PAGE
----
Ankylosing spondylitis is one of many types of arthritis, a condition that affects joints and surrounding tissues.

“Arthritis” is a broad term used to describe several types of conditions that cause inflammation and pain in your joints and surrounding tissues. There are more than 100 types of arthritis, including a subtype called ankylosing spondylitis (AS).

Learn more about the connections between arthritis and AS, including the possible symptoms, causes, and treatment options.

While arthritis and AS are sometimes regarded as completely separate conditions, AS is actually a subtype of arthritis.

Arthritis can cause inflammation in one or several joints, depending on the type. It may also cause inflammation in tissues that surround the affected joint as well as connective tissues. Over time, the inflamed joint may become painful and stiff, affecting your mobility.

AS is a specific type of arthritis that affects your spine. Over time, inflamed joints and ligaments can cause a stiff spine, eventually making it difficult to bend. Left untreated, the vertebrae of your spine may also fuse together, further reducing spinal flexibility.

Both arthritis and AS may cause:

  • joint pain
  • stiffness that’s worse in the morning or after long periods of rest
  • decreased flexibility
  • reduced mobility

Since there are numerous types of arthritis, the exact symptoms vary by subtype. This includes AS.

Symptoms specific to AS include:

  • back pain and stiffness, which may come and go, and worsen at night and in the morning
  • chronic back pain and limited mobility as the condition progresses
  • pain that extends to the hips and buttocks
  • heat and redness along the affected joints

Such symptoms may gradually develop over several weeks or months.

Sometimes AS may also cause joint pain in the:

  • shoulders
  • ribs
  • knees
  • ankles
  • feet

When AS progresses, it can affect other areas of the body, such as your skin, eyes, and digestive system. As such, you might experience additional symptoms, such as:

  • rib pain when taking deep breaths
  • eye pain and vision changes due to inflammation in your eyes
  • skin rashes
  • fatigue
  • abdominal pain
  • diarrhea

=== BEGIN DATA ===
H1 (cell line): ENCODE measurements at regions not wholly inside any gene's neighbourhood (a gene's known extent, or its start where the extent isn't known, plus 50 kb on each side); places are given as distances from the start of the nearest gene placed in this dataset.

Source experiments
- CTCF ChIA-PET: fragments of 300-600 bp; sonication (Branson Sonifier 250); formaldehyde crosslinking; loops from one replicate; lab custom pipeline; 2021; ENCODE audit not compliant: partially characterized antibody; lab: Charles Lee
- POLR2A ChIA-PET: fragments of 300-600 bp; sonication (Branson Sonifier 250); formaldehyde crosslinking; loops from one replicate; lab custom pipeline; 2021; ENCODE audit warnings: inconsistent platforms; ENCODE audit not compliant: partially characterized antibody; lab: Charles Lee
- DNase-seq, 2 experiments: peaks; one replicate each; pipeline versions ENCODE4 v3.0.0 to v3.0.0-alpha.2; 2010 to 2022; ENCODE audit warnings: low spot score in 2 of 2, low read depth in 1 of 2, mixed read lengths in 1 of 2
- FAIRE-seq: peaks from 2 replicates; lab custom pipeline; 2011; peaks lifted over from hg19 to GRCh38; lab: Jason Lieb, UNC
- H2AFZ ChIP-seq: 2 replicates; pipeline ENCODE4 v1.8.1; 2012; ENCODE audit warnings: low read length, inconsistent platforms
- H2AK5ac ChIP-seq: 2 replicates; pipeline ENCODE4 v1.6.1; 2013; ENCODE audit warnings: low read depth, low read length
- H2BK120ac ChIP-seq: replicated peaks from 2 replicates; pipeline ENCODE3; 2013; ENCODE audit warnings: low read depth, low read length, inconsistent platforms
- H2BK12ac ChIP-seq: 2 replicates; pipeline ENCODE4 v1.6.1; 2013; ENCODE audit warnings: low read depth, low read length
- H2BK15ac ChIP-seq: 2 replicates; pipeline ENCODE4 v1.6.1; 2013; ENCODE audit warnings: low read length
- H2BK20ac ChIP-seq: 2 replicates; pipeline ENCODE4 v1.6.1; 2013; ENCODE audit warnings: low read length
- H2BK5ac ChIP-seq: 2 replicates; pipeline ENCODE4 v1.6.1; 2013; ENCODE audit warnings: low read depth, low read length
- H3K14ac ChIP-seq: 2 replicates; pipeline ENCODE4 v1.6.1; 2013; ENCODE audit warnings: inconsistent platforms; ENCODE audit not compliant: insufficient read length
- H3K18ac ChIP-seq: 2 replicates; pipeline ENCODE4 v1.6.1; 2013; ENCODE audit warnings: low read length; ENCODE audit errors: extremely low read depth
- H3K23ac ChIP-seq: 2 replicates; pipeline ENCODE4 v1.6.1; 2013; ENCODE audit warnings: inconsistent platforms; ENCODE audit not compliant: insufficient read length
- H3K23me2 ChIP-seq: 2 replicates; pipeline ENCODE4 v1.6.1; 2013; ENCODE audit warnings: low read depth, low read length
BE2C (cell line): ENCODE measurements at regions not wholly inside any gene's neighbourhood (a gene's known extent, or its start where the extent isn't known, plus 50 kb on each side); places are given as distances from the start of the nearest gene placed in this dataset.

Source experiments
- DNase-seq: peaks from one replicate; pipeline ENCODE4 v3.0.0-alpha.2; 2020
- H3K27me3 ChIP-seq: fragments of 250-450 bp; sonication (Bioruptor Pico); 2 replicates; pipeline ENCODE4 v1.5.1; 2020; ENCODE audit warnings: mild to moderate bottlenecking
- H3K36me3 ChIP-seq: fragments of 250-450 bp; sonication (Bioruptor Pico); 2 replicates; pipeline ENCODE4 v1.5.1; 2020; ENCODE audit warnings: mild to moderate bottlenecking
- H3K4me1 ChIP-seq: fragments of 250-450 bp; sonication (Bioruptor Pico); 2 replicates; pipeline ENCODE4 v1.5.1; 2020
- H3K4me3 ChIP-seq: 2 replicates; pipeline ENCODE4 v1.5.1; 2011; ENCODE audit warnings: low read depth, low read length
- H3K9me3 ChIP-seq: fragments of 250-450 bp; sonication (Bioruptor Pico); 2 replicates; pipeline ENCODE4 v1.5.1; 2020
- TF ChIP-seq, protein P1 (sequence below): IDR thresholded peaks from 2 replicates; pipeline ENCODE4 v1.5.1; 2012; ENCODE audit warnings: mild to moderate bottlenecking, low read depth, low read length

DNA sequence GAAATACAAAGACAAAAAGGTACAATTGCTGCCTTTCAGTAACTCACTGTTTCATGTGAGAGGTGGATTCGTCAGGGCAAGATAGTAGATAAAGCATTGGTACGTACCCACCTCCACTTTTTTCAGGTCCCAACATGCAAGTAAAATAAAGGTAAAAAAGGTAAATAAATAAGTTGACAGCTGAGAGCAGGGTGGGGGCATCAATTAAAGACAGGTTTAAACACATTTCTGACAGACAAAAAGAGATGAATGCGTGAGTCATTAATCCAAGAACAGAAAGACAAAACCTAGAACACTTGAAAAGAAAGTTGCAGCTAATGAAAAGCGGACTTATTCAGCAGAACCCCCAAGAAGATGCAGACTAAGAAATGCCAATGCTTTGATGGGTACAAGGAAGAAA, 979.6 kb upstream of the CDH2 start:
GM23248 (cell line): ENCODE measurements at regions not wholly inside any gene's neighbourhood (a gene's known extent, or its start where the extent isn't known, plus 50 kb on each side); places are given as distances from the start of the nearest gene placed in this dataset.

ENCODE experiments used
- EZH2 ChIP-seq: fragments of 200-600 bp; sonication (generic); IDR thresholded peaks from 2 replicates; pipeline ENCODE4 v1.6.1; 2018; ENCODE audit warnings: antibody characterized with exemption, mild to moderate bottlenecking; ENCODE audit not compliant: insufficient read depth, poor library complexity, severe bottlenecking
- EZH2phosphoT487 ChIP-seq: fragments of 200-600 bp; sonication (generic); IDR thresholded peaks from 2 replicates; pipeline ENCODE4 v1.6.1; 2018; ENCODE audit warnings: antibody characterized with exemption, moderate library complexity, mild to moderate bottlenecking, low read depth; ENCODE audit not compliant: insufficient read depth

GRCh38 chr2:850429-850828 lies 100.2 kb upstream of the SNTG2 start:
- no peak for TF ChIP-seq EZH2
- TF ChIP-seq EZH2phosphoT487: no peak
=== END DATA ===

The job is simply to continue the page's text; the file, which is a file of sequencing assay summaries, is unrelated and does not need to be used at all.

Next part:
• loss of appetite and unintentional weight loss

Depending on the subtype, arthritis may develop from wear and tear of the joints over time (such as osteoarthritis, or OA), or it may have an autoimmune component, such as rheumatoid arthritis (RA).

While the exact cause of AS is unknown, it’s thought that a combination of genetics and environmental factors may contribute.

Risk factors for arthritis vary based on subtype and may include genetics, age, and preexisting conditions, such as autoimmune diseases. AS may develop during childhood. It’s usually diagnosed before age 45.

Known risk factors for AS may include a family history of this arthritis or a known HLA-B27 gene mutation. Sometimes a virus or other trigger may lead to the development of AS in people who might be genetically predisposed.

The goals of treatment for arthritis and AS are to help reduce pain and stiffness while further stopping progression that might reduce your mobility.

Treatments may include:

  • pain medications
  • medications that decrease inflammation, such as steroids
  • an exercise plan
  • physical therapy
  • dietary changes, such as eating more antioxidant-rich foods
  • weight loss to reduce pressure on the joints
  • surgery for severe joint damage
  • biologic medications (for AS, RA, and other arthritis subtypes)

A doctor may diagnose arthritis and AS with a physical exam as well as imaging tests that look for evidence of joint damage in your body. A doctor will also ask you about your symptoms, including where they occur and how long you’ve had them.

In some cases, blood testing and genetic counseling may be used. For AS, a doctor may recommend testing for the HLA-B27 gene.

Have a doctor look at any chronic pain or stiffness in your joints, especially if it’s getting worse over time. All types of arthritis, including AS, may progress and limit your mobility.

A prompt diagnosis and treatment plan can help you manage such complications.

Arthritis and its subtypes, like AS, are complex. You may have a lot of questions to ask a doctor. Here are some of the most frequently asked questions about these two conditions.

How are ankylosing spondylitis and rheumatoid arthritis different?

Both AS and RA are arthritis subtypes that may develop from a combination of genetics and environment. But while AS affects your spine, RA causes pain, inflammation, and stiffness in multiple joints throughout your body. Fatigue and fever are other possible RA symptoms.

How are ankylosing spondylitis and osteoarthritis different?

While both AS and OA are arthritis subtypes, long-term wear and tear to an affected joint largely causes OA. OA is also the most common type of arthritis, affecting an estimated 32.5 million U.S. adults.

With OA, you may experience joint pain and stiffness along with decreased flexibility. This arthritis subtype commonly affects the hips, knees, and hands.

How are spondylitis and osteoporosis different?

AS is a type of arthritis that causes inflammation and pain in your spine. While osteoporosis may also affect your spine, it’s a degenerative bone disease that causes a loss of bone mass and strength. Osteoporosis can also lead to bone fractures.

AS is one of the many subtypes of arthritis, which causes joint pain, stiffness, and inflammation.

If you have a family history of AS, or if you’re experiencing ongoing pain and stiffness along your back that extends to your hips, you may consider talking with a doctor regarding next steps. Treatment may consist of medications combined with therapy and an exercise plan.